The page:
McGuire's Punt then Shepparton
The site of Shepparton was included in the Tallygaroopna pastoral run which was taken up in 1841 and transferred to Sherbourne Sheppard in 1843. Sheppard’s homestead was the most prominent building in the district. When gold was discovered in the Ovens district of north-east Victoria intending miners had to cross the Goulburn River. Pat Macguire operated a punt to cross the river, and the location of the crossing was the genesis of a settlement. By 1853 there were a few buildings and a government animal pound. From being called Macguire’s Punt the settlement became known as Shepparton (named by Sherbourne Sheppard) in 1853.
The Shepparton town site was surveyed in 1855. In the 1870s large pastoral runs were subdivided for farm selection, and between 1871 and 1881 Shepparton’s population increased from 33 persons to over 1000. A flour mill, a store and John Furphy’s foundry were opened in 1873. (The Furphy water carts gave rise to the expression ‘a furphy’ in World War I, meaning a misleading rumour, which arose from water carts failing to arrive for thirsty troops. Joseph Furphy, the proprietor’s brother, wrote ‘Such is life’ at nights after working at the foundry). A Methodist church was opened in 1874 and a school in 1875.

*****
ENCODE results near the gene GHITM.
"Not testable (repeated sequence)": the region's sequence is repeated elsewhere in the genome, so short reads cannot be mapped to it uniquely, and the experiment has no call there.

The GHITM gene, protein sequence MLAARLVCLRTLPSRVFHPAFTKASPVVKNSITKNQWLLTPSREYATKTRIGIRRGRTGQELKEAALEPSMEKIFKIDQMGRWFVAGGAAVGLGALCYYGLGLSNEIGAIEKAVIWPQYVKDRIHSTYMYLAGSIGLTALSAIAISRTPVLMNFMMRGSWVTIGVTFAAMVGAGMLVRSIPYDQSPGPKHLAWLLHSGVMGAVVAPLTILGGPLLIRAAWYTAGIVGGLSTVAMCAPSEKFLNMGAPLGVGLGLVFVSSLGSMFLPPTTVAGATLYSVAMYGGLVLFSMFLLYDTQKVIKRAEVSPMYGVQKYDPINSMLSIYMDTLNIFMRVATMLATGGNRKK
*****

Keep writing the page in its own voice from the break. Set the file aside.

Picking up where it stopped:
We are CLOSED until Tuesday 22nd June
for addition of new displays.
McGuire's Punt (painting)